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An evaluation of policies to reduce fiscal pressure induced by population ageing in Australia

Listed author(s):
  • Bell, William Paul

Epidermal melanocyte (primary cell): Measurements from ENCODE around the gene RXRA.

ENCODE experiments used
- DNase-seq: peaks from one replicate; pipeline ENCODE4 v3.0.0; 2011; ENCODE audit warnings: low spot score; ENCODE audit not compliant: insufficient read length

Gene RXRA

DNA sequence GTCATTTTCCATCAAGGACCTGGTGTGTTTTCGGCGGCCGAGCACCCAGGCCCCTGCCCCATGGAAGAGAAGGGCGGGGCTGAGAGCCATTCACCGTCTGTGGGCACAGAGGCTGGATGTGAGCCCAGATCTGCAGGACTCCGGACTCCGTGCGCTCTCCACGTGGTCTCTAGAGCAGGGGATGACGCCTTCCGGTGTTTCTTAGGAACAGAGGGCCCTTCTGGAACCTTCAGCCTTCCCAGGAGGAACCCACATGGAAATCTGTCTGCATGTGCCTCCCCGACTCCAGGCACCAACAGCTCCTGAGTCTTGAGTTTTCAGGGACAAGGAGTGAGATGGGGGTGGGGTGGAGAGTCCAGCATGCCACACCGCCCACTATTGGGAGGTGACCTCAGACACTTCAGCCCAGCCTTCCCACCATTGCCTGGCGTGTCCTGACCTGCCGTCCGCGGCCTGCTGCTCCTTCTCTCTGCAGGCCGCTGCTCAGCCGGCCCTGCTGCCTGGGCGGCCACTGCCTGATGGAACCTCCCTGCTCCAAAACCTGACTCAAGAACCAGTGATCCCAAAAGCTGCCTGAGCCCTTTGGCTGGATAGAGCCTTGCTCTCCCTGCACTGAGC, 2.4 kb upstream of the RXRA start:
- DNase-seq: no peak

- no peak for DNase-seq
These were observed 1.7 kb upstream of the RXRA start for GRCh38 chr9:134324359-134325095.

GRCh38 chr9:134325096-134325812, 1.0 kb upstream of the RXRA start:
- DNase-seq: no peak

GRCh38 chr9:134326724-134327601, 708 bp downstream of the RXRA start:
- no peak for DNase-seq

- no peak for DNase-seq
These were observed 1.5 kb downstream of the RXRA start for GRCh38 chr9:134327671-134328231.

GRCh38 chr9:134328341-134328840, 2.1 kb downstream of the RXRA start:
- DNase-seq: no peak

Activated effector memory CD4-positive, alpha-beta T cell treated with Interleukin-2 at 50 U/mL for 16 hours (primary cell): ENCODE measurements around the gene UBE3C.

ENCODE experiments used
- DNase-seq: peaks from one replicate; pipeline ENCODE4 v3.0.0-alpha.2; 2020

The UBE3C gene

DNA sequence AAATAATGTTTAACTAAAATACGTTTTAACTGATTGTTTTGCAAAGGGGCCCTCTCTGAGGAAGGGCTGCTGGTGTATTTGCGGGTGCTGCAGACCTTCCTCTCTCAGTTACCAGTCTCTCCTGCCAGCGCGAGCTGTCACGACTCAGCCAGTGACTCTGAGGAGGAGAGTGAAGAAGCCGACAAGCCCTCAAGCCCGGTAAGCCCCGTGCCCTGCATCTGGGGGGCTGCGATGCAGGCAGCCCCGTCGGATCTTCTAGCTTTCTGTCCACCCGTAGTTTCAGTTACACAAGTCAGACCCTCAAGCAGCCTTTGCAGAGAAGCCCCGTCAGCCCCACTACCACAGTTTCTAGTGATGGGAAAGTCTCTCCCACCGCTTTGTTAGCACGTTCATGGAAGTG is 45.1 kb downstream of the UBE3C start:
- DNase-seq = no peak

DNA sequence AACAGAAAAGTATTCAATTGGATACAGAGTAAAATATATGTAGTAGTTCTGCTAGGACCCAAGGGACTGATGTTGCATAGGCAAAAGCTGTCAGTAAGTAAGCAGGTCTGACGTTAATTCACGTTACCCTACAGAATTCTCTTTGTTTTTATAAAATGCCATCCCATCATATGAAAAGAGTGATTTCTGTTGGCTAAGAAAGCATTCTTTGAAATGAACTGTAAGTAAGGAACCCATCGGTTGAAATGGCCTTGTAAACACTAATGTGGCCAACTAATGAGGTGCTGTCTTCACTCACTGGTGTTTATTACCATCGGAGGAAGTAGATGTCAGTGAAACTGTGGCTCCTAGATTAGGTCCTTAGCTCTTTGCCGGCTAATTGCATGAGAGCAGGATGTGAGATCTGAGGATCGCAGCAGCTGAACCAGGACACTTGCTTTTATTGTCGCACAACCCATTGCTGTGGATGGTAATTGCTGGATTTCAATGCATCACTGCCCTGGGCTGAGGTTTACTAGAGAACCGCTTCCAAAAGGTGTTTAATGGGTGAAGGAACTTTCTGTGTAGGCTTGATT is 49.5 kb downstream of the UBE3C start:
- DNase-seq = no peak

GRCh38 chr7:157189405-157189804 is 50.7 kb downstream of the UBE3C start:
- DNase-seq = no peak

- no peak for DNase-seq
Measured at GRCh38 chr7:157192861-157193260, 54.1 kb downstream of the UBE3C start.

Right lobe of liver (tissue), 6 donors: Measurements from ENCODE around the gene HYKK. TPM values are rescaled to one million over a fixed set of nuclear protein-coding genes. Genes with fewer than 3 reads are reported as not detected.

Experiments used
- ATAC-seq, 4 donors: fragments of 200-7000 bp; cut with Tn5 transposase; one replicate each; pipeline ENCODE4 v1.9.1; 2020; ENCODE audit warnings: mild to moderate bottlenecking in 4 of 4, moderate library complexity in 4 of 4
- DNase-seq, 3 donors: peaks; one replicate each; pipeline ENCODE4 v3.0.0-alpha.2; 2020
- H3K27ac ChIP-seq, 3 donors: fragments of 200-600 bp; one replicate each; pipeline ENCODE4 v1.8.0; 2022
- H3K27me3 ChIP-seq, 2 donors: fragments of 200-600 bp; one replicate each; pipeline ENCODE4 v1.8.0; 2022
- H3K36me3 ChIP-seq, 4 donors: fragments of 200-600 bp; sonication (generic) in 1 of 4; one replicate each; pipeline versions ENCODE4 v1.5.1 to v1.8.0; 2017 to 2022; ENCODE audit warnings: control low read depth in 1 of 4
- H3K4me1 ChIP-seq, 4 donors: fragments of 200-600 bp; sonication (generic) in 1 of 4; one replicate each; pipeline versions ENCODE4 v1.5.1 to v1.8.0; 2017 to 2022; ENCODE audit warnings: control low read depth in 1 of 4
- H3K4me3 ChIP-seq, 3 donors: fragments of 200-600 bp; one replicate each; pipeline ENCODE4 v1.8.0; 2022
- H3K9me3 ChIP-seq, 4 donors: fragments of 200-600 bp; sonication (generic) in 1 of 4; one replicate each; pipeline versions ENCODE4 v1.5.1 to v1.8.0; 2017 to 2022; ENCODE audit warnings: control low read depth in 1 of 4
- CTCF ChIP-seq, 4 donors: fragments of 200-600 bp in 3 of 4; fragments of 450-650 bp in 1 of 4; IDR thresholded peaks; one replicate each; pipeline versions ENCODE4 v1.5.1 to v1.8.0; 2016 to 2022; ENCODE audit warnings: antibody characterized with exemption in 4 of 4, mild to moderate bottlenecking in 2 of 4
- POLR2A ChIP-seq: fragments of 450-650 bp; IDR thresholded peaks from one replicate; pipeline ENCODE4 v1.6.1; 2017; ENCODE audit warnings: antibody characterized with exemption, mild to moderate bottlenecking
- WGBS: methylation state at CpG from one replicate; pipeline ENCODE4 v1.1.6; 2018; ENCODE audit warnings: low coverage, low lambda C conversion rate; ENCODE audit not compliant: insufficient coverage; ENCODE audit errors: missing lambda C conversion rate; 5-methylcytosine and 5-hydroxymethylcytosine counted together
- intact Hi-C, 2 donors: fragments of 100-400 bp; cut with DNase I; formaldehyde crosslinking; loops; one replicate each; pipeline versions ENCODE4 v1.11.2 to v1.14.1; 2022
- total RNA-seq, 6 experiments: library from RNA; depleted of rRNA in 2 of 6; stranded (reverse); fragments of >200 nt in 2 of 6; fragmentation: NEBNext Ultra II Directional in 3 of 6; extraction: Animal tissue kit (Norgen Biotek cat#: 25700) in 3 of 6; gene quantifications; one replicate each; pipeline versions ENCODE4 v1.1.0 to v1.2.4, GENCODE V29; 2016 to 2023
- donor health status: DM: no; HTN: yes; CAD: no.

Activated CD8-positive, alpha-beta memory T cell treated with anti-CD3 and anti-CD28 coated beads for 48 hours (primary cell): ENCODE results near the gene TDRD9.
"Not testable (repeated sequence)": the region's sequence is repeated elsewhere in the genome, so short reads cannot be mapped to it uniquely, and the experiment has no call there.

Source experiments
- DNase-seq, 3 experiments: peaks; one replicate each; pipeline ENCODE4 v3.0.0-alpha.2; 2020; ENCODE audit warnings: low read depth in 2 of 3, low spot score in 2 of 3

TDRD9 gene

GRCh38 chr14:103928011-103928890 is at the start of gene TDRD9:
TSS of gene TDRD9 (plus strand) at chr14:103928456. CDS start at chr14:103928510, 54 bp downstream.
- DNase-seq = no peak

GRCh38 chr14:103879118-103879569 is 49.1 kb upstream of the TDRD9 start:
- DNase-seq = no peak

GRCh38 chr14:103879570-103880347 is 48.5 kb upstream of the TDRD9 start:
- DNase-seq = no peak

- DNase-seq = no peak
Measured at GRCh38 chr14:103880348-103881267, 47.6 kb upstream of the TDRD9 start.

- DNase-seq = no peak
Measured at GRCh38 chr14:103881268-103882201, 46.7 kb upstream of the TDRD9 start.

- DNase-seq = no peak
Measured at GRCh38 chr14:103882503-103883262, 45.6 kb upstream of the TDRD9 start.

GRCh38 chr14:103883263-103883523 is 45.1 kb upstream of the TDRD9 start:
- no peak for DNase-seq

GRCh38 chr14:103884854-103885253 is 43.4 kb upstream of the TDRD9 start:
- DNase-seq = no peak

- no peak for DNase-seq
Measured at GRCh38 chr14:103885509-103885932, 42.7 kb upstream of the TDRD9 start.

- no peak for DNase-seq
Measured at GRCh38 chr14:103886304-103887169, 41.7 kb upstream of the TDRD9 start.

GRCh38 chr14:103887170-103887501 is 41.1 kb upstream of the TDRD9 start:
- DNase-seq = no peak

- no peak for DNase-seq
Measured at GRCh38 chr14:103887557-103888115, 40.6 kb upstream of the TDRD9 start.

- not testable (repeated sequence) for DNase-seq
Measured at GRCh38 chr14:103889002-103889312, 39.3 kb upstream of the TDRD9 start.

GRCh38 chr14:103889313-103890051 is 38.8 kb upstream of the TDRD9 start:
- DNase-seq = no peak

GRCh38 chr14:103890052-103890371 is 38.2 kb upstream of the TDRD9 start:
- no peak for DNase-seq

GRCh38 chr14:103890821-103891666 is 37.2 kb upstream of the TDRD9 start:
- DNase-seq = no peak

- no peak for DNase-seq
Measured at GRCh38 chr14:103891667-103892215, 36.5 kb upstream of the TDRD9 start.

Population ageing increases fiscal pressure by increasing the aged to working-age ratio, which simultaneously reduces the growth in government revenue and increases government social outlays. This study evaluates proposed tax and economic growth policies to meet the population ageing induced fiscal pressure in Australia. The research in this thesis attempts to clarify inconsistencies between these policy proposals. The literature indicates there are currently two contrasting tax policies recommended to cope with the fiscal pressure induced by an ageing population. The first recommendation known as a ‘pay as you go’ policy (PAYGP) involves progressively increasing taxes to meet increases in fiscal pressure. The second proposal is for a reduction in taxes or ‘tax-cut policy’. It is part of the government’s current policy mix to meet the fiscal pressure, along with an economic growth policy, and no cuts in government services. This study assesses the compatibility of a growth policy to reduce fiscal pressure and a tax-cut policy to increase economic growth. In addition, the proposition that growth in after-tax GDP per capita will continue to overwhelm any tax increases under a PAYGP is assessed under more stringent conditions. Sensitivity analysis on a simulation model is used to investigate the effect of the tax and the economic growth policies on fiscal pressure and after-tax GDP per capita. This simulation model is based upon the Productivity Commission’s (2005a) model. Fiscal pressure sensitivity analysis investigates: increases in the labour force participation rate (LFPR) and the retirement age; changes in the labour productivity growth rate (LPGR); changes in the mortality, net overseas migration, and total fertility rates; and changes in the tax rate as a percentage of GDP. A ‘Tax elasticity of the labour supply’ (TELS) is used to simulate the disincentive/incentive effects of increases/decreases in the tax rate. The ‘After-tax GDP per capita’ sensitivity analysis investigates the PAYGP by measuring sensitivity to the LPGR and the TELS. Analysis of the policy proposals resulted in the following conclusions. A tax-cut policy to increase the LFPR and LPGR is counterproductive in reducing fiscal pressure but sustainable during the demographic gift phase of population ageing. The PAYGP remains workable with continued growth in after-tax GDP per capita even at a low LPGR and high TELS values. A PAYGP has a greater growth in after-tax GDP per capita than a non-PAYGP with a slightly lower LPGR. Productivity policies to increase the LPGR are ineffective at reducing fiscal pressure but enhance a PAYGP. Participation policies to increase the LFPR and the retirement age are very effective at reducing fiscal pressure. Population policies are only slightly effective or ineffective in reducing fiscal pressure. A suitable policy mix to meet the fiscal pressure includes participation policies to increase the LFPR and a PAYGP enhanced with productivity policies to increase the LPGR to cover the remaining fiscal pressure